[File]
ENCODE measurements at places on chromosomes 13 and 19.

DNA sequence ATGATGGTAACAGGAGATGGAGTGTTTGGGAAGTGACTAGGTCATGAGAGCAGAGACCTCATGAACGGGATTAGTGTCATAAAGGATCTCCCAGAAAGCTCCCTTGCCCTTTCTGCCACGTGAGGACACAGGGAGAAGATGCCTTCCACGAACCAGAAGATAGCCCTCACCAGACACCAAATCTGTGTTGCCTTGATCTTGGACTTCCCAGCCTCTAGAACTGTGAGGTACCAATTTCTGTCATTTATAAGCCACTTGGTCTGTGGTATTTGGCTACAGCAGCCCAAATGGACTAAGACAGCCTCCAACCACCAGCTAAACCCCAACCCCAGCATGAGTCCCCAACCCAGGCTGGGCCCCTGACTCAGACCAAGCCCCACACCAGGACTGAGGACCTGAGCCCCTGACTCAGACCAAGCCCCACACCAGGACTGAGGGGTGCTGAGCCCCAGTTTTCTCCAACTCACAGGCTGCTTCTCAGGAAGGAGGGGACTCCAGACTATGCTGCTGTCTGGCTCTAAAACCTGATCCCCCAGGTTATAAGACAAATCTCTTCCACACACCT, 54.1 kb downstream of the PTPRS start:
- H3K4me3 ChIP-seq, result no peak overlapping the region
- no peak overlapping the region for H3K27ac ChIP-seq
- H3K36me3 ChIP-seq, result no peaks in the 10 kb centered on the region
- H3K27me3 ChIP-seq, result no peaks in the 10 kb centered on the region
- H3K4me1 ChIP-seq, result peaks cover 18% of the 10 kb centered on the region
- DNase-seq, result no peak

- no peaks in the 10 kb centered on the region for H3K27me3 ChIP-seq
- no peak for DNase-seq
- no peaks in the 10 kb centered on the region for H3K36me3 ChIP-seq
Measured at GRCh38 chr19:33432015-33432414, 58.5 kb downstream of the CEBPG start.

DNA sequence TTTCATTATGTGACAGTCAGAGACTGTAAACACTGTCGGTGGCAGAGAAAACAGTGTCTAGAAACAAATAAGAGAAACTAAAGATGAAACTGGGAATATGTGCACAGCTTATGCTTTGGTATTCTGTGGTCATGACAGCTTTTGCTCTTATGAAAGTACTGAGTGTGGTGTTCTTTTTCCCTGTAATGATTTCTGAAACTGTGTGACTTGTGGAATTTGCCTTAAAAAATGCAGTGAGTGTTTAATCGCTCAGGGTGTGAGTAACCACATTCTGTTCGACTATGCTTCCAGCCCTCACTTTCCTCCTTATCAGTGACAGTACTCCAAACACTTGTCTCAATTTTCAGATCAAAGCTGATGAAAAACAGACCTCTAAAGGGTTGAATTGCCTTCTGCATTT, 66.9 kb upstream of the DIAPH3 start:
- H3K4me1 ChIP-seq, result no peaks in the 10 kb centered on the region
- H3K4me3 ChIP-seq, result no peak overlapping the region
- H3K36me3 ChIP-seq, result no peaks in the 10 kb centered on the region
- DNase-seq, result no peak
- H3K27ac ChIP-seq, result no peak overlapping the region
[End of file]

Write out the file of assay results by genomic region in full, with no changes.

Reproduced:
ENCODE measurements at places on chromosomes 13 and 19.

DNA sequence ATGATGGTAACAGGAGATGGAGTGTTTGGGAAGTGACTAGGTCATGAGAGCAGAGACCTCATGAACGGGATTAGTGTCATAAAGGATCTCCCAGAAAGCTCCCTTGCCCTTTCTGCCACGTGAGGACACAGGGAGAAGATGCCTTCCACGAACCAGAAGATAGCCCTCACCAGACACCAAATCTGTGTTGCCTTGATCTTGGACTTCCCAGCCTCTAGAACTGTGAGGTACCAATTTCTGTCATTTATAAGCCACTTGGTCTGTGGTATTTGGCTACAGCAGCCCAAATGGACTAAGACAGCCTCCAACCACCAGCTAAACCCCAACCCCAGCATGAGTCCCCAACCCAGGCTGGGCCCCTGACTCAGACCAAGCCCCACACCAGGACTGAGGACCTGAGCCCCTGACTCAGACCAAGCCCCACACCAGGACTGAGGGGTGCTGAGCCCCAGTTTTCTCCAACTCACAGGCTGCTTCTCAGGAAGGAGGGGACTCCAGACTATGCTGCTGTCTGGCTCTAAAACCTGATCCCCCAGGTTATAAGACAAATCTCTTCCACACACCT, 54.1 kb downstream of the PTPRS start:
- H3K4me3 ChIP-seq, result no peak overlapping the region
- no peak overlapping the region for H3K27ac ChIP-seq
- H3K36me3 ChIP-seq, result no peaks in the 10 kb centered on the region
- H3K27me3 ChIP-seq, result no peaks in the 10 kb centered on the region
- H3K4me1 ChIP-seq, result peaks cover 18% of the 10 kb centered on the region
- DNase-seq, result no peak

- no peaks in the 10 kb centered on the region for H3K27me3 ChIP-seq
- no peak for DNase-seq
- no peaks in the 10 kb centered on the region for H3K36me3 ChIP-seq
Measured at GRCh38 chr19:33432015-33432414, 58.5 kb downstream of the CEBPG start.

DNA sequence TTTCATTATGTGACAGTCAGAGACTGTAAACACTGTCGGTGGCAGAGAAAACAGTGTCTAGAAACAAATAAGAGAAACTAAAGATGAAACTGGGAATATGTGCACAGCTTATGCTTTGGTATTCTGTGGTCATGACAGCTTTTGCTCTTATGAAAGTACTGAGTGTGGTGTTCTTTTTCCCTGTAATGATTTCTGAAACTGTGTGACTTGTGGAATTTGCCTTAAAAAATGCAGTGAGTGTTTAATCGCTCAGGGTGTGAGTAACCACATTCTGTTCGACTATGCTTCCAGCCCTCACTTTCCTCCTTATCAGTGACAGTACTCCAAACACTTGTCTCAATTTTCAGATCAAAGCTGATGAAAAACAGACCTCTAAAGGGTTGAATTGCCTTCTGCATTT, 66.9 kb upstream of the DIAPH3 start:
- H3K4me1 ChIP-seq, result no peaks in the 10 kb centered on the region
- H3K4me3 ChIP-seq, result no peak overlapping the region
- H3K36me3 ChIP-seq, result no peaks in the 10 kb centered on the region
- DNase-seq, result no peak
- H3K27ac ChIP-seq, result no peak overlapping the region